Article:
What Was The Canopic Jar Used For?


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In the ancient Egyptian rituals of mummification canopic jars were used to store the internal organs of the deceased. Typically only the soft organs were removed before the body was mummified as these organs contain liquid and decompose easily thus damaging the body which were meant to be preserved. As with the body the ancient Egyptians believed that the soul will require the internal organs as well in the next life.

Made out of a combination of alabaster, limestone and calcite the jars were placed in a chest and it was believed that the four sons of Horus would guard them.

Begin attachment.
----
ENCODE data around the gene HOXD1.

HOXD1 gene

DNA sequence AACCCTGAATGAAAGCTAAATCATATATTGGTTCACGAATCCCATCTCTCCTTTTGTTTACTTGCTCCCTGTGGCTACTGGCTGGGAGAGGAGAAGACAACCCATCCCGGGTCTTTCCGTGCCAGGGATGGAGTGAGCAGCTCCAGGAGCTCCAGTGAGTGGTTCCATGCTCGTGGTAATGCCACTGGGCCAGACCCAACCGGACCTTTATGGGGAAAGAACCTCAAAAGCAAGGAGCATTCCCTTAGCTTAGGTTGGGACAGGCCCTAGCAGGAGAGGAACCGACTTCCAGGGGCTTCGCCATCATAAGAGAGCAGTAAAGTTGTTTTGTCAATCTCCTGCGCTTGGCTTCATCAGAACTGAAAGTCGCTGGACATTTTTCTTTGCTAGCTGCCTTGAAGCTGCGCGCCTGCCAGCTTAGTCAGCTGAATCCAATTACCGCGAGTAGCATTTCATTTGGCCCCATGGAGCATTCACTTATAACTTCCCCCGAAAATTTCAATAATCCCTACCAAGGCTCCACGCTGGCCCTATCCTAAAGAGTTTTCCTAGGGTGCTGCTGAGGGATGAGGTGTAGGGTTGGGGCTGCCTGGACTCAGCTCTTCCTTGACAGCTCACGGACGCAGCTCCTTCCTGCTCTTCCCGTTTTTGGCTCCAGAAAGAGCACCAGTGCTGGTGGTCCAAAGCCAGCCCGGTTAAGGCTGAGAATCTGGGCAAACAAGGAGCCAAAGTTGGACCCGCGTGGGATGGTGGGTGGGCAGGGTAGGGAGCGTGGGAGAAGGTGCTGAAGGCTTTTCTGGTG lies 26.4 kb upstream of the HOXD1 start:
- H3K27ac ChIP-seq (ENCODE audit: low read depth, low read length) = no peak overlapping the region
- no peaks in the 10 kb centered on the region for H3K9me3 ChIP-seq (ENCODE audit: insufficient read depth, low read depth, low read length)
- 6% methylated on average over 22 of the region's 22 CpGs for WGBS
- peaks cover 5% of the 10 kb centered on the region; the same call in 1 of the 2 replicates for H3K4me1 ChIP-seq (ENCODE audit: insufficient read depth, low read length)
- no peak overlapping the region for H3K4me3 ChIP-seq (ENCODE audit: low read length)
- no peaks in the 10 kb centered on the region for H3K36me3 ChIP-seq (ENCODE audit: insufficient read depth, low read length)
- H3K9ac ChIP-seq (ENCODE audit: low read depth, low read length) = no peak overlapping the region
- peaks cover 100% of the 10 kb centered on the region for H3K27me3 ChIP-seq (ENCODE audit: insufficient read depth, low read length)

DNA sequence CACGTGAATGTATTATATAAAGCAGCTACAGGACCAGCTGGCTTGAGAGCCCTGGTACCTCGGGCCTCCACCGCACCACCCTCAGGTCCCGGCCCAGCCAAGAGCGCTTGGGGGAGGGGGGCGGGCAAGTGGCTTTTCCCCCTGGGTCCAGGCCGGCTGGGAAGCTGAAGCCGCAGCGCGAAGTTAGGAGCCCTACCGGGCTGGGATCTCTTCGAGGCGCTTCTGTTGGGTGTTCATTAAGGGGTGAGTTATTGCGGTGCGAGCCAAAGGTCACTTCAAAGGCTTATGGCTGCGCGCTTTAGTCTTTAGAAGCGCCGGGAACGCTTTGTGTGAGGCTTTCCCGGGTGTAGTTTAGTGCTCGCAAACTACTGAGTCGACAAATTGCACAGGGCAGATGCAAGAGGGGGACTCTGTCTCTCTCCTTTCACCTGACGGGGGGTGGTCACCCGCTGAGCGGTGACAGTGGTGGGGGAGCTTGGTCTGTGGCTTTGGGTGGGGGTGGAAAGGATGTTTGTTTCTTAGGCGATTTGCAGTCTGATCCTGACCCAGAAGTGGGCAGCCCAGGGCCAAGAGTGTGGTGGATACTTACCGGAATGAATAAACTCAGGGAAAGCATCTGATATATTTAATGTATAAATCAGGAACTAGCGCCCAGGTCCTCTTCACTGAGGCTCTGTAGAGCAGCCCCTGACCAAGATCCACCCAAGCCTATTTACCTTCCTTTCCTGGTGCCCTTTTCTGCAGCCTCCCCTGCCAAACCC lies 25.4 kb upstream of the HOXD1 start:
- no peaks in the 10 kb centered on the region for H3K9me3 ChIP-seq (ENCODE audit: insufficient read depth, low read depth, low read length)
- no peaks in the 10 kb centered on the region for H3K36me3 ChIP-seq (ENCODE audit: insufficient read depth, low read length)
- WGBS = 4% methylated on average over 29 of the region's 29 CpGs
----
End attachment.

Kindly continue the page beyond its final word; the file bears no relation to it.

Each son was the guardian of one organ each:

Imsety the God with the human head was the guardian of the liver.

Hapy the God with the baboon head was the guardian of the lungs.

Duamutef the God with the head of a jackal was the guardian of the stomach.

Qebehsenuef the God with the head of a falcon was the guardian of the intestines.

Much later more advanced forms and techniques of mummification involved mummifying the internal organs separately and then placing them back into the body's cavity. However the practice of placing the canopic jars which were dummies continued.

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